• Block Club Chicago – Chicago, IL Create a fellowship to cover and host community gatherings in the underserved Far South Side.
  • Carolina Public Press – North Carolina Embed reporters in food banks across North Carolina. Conduct listening sessions with food bank clients, community forums, produce stories and two online toolkits aimed at uncovering root causes and potential solutions to hunger.
  • Chalkbeat – New York, NY Conduct a multi-city listening tour combining live events with online surveys to understand gaps in local education information. Crosstown LA, Los Angeles http://xtown.la/ Creating new products to scale up data sharing with local newsrooms.
  • Crosstown LA– Los Angeles, CA Creating new products to scale up data sharing with local newsrooms.
  • Detour Media LLC – Detroit, MI Grow membership to 50 percent of monthly revenue through a Community Powered Journalist program that includes citizen journalism trainings, public workshops, community meetings, Q&As and community interaction.
  • Documented – New York, NY Create a database sourced through public records that identifies New York companies guilty of wage theft and distribute this information to consumers.
  • EducationNC – Raleigh, NC Launch a six-month effort to build community and audience among students at North Carolina’s 58 community colleges through a series of town halls.
  • High Ground News – Memphis, TN Expanding coverage of Memphis neighborhoods to include community contributors by providing residents with tools, training, mentorship and editing support from an assigned mentor and the news team.
  • Injustice Watch – Chicago, IL Partner with community organizations and newsrooms to create a series of events called, “Know the System,” that will include panel discussions on various aspects of the criminal justice system.
  • Los Angeles Times – Los Angeles, CA Fund community forums and provide copies of monthly book selections to nonprofits and others in conjunction with the new Los Angeles Times Book Club.
  • Mississippi Today – MS Expand our Mississippi expatriates efforts with events in nearby states, a monthly newsletter and an expat Facebook group.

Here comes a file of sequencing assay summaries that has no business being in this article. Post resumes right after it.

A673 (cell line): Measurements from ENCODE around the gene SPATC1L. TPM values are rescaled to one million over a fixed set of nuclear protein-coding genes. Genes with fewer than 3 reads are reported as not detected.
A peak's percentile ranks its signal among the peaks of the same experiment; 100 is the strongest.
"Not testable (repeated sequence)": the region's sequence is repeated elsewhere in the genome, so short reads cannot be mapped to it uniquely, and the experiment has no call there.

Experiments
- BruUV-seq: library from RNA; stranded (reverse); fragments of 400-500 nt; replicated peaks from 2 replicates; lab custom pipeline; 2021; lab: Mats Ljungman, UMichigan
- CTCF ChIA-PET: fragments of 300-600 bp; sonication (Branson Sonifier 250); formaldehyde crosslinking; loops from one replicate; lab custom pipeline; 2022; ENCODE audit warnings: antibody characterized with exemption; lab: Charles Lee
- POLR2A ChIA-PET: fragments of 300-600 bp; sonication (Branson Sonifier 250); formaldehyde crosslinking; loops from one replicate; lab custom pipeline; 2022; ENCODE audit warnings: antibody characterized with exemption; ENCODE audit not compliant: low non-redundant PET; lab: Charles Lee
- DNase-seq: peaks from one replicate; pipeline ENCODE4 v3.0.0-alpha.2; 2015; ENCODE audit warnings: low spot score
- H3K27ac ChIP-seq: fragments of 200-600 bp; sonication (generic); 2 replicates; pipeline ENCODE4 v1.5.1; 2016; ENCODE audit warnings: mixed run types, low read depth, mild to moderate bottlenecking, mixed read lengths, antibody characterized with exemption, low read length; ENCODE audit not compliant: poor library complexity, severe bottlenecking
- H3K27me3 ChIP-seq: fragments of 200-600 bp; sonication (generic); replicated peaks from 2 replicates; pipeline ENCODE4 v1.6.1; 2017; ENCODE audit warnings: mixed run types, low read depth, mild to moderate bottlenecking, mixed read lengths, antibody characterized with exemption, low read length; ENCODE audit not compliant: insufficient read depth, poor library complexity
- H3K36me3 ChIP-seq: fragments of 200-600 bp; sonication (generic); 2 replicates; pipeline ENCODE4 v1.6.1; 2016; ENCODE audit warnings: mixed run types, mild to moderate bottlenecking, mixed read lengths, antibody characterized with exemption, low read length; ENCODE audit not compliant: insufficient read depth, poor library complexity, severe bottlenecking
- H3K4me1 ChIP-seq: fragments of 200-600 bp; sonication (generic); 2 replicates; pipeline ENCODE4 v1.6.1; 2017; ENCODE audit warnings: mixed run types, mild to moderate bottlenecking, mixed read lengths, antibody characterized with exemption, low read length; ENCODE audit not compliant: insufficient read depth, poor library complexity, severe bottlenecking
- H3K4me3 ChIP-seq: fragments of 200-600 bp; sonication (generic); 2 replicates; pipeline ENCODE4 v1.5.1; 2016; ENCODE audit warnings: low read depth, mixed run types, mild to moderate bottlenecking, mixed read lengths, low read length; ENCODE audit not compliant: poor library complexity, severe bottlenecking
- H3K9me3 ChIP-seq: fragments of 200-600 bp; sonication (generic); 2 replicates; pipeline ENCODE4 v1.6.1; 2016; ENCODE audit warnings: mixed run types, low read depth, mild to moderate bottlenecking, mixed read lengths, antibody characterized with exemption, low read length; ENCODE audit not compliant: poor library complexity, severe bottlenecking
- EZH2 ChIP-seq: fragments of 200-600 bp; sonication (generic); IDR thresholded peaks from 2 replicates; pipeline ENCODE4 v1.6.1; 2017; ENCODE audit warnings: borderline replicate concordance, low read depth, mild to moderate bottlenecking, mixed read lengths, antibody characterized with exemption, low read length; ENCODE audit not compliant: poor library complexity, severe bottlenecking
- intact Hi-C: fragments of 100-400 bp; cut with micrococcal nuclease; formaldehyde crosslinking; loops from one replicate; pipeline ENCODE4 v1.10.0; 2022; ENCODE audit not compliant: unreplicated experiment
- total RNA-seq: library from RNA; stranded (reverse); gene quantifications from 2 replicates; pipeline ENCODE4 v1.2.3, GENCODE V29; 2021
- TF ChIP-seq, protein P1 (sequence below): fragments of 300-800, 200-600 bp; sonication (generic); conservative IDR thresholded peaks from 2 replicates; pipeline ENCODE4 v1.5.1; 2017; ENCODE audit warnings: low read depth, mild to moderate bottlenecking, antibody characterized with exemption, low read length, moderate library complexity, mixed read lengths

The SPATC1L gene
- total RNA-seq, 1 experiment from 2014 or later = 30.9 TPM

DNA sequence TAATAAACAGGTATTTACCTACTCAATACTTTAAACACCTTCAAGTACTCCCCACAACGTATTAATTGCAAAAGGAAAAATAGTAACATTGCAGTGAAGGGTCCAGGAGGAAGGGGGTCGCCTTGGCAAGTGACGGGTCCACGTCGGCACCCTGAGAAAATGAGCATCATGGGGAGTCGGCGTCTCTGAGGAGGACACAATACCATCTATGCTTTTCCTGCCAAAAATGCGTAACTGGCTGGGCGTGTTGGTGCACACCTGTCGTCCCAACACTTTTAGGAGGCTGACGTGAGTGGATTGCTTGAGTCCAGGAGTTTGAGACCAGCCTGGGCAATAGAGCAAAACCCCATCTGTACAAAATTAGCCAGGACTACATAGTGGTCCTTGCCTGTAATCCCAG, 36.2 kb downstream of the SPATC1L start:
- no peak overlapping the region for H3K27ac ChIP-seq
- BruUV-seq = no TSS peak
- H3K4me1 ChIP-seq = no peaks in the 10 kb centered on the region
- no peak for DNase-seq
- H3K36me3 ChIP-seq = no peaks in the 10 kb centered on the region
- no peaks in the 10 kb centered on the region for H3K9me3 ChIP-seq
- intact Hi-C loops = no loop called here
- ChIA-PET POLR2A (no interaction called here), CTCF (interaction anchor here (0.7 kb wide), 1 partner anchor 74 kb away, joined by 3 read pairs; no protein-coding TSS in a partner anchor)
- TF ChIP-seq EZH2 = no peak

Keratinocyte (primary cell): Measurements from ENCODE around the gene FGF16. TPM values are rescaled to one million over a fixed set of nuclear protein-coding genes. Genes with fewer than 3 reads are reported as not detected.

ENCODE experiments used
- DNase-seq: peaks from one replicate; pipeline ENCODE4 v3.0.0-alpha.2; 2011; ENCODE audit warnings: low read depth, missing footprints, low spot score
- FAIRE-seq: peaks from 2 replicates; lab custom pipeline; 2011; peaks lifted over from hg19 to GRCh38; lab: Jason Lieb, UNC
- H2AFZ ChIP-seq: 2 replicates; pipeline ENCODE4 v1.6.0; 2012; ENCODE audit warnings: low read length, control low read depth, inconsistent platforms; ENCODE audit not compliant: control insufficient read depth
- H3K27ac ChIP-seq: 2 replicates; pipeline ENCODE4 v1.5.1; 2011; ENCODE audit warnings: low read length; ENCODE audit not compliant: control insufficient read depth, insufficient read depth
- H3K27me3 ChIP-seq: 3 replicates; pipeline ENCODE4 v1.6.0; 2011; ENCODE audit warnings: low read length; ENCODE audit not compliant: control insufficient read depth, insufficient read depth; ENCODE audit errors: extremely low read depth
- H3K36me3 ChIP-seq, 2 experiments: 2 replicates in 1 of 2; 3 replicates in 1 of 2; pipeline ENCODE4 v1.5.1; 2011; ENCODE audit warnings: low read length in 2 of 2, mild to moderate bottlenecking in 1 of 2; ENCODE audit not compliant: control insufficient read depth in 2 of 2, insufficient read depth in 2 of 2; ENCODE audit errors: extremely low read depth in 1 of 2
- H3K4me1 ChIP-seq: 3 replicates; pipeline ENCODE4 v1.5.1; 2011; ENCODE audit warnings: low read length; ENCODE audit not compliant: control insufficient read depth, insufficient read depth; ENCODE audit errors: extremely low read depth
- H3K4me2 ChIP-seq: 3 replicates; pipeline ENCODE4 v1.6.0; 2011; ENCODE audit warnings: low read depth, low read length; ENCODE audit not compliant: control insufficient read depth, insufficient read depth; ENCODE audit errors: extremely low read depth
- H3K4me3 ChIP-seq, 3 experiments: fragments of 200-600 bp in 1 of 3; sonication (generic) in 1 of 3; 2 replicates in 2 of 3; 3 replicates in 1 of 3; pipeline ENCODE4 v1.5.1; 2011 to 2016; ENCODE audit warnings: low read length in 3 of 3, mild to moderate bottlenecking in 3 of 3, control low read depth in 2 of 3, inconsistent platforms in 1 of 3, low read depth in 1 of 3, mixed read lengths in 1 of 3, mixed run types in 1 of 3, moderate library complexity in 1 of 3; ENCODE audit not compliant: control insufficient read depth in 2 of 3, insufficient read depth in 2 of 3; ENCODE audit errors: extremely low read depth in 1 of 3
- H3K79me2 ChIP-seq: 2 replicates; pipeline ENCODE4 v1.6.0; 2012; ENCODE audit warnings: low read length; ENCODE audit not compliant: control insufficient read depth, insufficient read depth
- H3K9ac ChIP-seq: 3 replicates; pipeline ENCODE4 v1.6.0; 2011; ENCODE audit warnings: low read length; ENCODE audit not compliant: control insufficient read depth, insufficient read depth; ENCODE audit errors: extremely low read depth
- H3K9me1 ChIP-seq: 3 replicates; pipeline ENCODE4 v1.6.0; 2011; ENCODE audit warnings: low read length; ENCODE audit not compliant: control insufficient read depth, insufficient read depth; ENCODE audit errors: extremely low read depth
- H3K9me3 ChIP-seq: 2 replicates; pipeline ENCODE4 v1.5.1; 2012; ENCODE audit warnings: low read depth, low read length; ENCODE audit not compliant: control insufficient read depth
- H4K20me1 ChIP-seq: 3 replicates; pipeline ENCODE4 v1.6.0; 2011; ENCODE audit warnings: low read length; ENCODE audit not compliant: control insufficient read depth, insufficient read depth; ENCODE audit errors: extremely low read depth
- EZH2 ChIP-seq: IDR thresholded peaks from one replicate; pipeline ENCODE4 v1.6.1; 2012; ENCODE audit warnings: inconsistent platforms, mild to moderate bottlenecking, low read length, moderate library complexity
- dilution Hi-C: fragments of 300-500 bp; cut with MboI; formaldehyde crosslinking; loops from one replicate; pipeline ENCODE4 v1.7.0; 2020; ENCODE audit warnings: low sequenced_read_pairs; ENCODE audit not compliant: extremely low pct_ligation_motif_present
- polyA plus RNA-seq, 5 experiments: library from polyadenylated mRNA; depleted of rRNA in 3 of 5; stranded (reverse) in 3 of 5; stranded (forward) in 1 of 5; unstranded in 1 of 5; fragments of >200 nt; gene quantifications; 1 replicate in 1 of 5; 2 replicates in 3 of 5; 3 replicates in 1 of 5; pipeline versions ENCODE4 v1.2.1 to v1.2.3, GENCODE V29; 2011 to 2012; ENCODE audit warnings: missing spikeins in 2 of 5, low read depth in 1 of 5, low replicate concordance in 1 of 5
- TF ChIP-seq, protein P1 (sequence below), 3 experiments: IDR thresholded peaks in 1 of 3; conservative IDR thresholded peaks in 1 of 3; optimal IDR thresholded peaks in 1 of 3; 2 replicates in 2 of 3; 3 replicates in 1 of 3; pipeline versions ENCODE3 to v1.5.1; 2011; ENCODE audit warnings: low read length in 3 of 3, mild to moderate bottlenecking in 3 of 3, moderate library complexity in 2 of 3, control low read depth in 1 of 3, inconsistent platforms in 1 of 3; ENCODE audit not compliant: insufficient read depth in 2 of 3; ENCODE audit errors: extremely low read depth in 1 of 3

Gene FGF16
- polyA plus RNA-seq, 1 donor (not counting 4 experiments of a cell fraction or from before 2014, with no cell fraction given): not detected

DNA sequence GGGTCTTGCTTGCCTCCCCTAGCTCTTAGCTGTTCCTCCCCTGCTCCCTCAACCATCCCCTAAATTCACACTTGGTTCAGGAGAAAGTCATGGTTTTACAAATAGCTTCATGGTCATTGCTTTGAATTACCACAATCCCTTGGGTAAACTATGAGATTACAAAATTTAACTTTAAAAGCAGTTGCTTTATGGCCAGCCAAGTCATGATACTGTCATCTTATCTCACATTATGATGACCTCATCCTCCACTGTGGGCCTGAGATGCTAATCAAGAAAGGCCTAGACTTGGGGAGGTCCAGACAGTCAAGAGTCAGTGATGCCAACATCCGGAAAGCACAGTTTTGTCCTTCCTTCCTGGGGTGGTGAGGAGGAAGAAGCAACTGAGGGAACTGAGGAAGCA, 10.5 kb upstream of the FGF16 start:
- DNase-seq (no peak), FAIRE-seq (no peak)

• Native American Journalists Association – Norman, OK NAJA’s goal is to increase the Indigenous voice in newsrooms from 0.2 percent to 2 percent within the next 10 years by targeting Indigenous student journalists with specialized training and mentorship.
  • Newsday – Long Island, NY Pilot an obituary outreach program to tell the stories of Long Island residents currently underrepresented in media coverage.
  • Nevada Public Radio – Las Vegas, NV Collaborative reporting project focused on acute issues of rural healthcare access in Tonopah, Nevada
  • Omaha Star – Omaha, NETackle responsible neighborhood development and gentrification in one of Omaha’s historically underserved communities through collaboration with neighborhood associations and deep reporting. The process will become a template for neighborhood leaders.
  • Outlier Media – Detroit, MI Develop and test watchdog journalism products that can have value to both lower and middle income news consumers and share that research with newsrooms.
  • Radio Ambulante – New York, NY Develop and open source a platform for Listening Clubs, an engagement model for podcast listeners to organize independent gatherings based on audio journalism.
  • Salt Lake Tribune – Salt Lake City, UT Coordinate, analyze and report on a never-before conducted poll of Utah women where they face the nation’s widest wage gap. Host focus groups for targeted populations, including women of color, LGBT, youth and New Americans.
  • Spaceship Media – San Francisco, CA Partner with the local library for “On the Fence,” a conversation series aimed at building trust, connection and civic engagement in Douglas, Arizona, where a new port of entry has polarized and divided the community.
  • Texas Tribune – Austin, TX Increase audience diversification, newsletter acquisition and involvement in the next election cycle by targeting people new to Texas and/or Texas politics through an “onboarding Texans” email campaign.
  • Tyler Loop – Tyler, TX Expand successful storytelling events to promote diverse and fresh perspectives while building audience, increasing memberships and adding sponsorships.
  • WURD Radio – Philadelphia, PA Creation of community-sourced “WURD Show On The Go,” a new initiative rooted in community engagement and local news generation.